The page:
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Paul Leibow

AFA: As a distinguished artist, with numerous publications (including the New York Times), conducting a spanning career of exhibitions, including 8 solo exhibits, how do you reflect on this accumulation of accomplishments?

Paul Leibow: The accomplishments in many ways are not always in one’s control, I realized the work had to come from some where authentic, to the point I could give up possession and bravely put it out there. Once the work was in the public’s eye, it had a new run, in a way fully finished by others contact with it. Writing and sending many press releases to the papers and media helped to get reviewers there, they can boost up and single out works as something they have not seen before and those connections are in ways key. But the love of the work is at the core, the initial energy, will ultimately drive what makes it all worth the squeeze. One project leads to the next, such as in the early days when working on a music publication for Simon and Shuster, after the project ended with the art director, it put me in touch with a rock and roll icon after she saw my fine art. Then my work was introduced to Bruce, over the next few years the art I worked on with Bruce Springsteen was some of the most rewarding I have done.

There were a lot of all nighters, after a while I was exhausted, Bruce sent me sheets of adjusted lyrics and his recorded music his art director wanted me to hear, to get his new songs, so I could create some ideas after listening. Spent days playing the songs over and over until I could practically sing each verse myself. Drawing into the night, I truly got into it and came up with inspiring concepts and sketches, honing in on a feeling, about both inspirational youth along with the dim hollow future about American life – life long gone by not only revealed in the lyrics but also in the haunting tone, an emptying out of the inside into the real disasters for common folk across our land not seen on TV. Attempting to emulate both the vibe off his songs and something Bruce shared with me - a very large-scale piece of art he liked that depicted his aesthetic vision. The art piece was huge, with many figures painted or hand-dyed into what seemed to be the material of burlap, depicting minimalistic figures in the time of the Work Projects Administration, WPA, very 1930’s. After that ideas became more detailed finished sketches that came together in one large painting, a world unto itself reflecting Springsteen’s lyrics, people he sings about simply trying to hang on to strands of hope, longing for something else - an American Dream not really meant for them, unfortunately some things which still resonate today.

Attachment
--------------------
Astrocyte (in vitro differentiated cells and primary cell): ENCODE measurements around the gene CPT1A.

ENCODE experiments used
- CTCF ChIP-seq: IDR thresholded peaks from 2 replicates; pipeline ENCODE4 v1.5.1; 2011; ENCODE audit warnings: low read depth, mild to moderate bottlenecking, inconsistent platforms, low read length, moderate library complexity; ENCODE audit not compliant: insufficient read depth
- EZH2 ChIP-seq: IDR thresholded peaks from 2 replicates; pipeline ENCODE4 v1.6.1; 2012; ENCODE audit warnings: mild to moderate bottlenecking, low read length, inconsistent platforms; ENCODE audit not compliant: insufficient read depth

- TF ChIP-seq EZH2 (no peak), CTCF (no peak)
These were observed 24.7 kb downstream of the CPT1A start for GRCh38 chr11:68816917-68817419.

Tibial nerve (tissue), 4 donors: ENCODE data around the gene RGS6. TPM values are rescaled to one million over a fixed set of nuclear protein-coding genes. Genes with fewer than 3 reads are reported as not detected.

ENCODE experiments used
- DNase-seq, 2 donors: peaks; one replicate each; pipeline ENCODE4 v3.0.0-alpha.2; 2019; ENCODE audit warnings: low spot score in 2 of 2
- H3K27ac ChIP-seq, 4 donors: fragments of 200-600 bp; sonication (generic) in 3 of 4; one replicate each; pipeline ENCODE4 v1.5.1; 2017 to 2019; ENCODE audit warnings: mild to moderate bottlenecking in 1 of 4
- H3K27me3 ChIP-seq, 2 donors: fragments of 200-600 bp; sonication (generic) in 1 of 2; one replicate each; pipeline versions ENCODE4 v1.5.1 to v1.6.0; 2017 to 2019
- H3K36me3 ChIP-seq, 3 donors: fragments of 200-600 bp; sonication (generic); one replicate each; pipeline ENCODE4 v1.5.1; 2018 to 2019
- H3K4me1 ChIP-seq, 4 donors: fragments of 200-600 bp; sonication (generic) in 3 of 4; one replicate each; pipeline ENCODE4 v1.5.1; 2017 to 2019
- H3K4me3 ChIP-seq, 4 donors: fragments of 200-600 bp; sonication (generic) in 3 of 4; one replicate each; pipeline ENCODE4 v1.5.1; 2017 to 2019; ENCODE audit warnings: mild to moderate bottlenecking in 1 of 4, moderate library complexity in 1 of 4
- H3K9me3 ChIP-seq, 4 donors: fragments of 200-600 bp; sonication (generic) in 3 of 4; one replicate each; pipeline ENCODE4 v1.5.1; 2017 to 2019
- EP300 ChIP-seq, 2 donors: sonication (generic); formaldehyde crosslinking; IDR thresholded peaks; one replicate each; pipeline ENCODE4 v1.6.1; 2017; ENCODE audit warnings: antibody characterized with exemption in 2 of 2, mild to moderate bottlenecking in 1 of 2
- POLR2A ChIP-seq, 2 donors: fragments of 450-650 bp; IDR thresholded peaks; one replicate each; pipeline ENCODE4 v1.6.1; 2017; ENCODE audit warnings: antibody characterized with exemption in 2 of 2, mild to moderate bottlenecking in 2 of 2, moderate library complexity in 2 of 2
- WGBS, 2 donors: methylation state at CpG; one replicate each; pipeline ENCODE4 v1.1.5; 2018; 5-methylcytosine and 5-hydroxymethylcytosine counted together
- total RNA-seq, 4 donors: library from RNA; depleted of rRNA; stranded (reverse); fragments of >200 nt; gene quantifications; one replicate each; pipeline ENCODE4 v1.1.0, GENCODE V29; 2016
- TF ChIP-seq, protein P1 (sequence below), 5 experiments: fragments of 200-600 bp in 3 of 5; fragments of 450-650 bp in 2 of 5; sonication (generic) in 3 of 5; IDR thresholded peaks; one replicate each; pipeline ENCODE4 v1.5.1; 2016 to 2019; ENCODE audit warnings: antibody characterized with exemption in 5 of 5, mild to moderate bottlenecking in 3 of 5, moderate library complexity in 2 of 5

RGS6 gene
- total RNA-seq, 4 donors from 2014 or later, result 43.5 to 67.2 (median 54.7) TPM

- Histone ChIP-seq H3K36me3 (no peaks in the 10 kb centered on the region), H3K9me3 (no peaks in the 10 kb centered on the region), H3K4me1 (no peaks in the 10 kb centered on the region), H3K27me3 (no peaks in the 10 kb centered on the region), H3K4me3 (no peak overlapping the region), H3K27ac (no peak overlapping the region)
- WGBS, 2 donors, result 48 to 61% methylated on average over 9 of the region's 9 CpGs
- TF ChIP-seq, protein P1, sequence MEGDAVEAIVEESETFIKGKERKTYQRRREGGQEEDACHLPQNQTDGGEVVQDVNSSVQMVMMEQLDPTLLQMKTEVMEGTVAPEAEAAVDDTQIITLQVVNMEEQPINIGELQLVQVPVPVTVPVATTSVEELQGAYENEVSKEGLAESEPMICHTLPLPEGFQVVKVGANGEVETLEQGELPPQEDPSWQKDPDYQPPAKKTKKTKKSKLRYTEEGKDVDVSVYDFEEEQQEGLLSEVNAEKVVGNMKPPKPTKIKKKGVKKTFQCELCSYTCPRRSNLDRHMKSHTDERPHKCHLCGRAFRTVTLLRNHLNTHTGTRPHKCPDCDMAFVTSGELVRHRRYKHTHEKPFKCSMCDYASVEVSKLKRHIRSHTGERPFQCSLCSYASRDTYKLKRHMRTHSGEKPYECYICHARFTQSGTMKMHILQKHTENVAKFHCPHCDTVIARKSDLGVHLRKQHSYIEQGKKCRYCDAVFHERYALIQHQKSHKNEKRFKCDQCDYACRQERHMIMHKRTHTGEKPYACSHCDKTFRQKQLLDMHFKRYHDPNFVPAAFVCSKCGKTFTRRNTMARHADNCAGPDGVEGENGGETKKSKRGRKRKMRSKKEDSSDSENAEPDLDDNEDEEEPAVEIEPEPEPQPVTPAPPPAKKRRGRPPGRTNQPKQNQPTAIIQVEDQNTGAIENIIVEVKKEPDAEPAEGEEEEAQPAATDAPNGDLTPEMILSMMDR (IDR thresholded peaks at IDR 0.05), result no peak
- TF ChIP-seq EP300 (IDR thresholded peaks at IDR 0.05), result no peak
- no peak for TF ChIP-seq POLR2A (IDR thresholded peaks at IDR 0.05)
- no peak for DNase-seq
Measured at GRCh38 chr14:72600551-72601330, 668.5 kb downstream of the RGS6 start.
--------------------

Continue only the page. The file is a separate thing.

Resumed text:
Thinking about it all one day over coffee, my eyes bleary from lack of sleep, I recall it feeling really great, looking at what I made, also it didn’t hurt actually being paid to listen to his music, given tickets to his shows and working on art pieces for his album and CD covers, and deciding how the art on his tour books would work out. Finally one of the designs ended up branding the entire tour, working on everything from the books, denim shirts to backstage passes. The rewarding end though was that Bruce felt on some level it reflects his own voice, it was quite an adventure. Springsteen’s album cover, the Ghost of Tom Joad, was very Grapes of Wrath, the one I was originally asked to create, held dark tones in the mean streets he sings about. It was very fortunate that one of my covers made that happen for the album cover, over 60 other designs; then before the dust settled, something unexpected occurred with problems over the copyrights on an AP mob-hit image used, which mucked it all up. But here’s the squeeze: I always tried to dream big. And although I missed the moon, barely grazed a star, I think I hit a satellite. Yes, definitely a satellite. And I would have never hit that damn thing if I did not dream big in the first place. It all began when I was young and naive enough to think of becoming a well-known painter, gracing the walls of the Metropolitan and MOMA. I never imagined I would work with a musician of his stature and that I respected, perhaps in a small way I felt I became part of his world for a while, which help push the work forward in such a difficult field.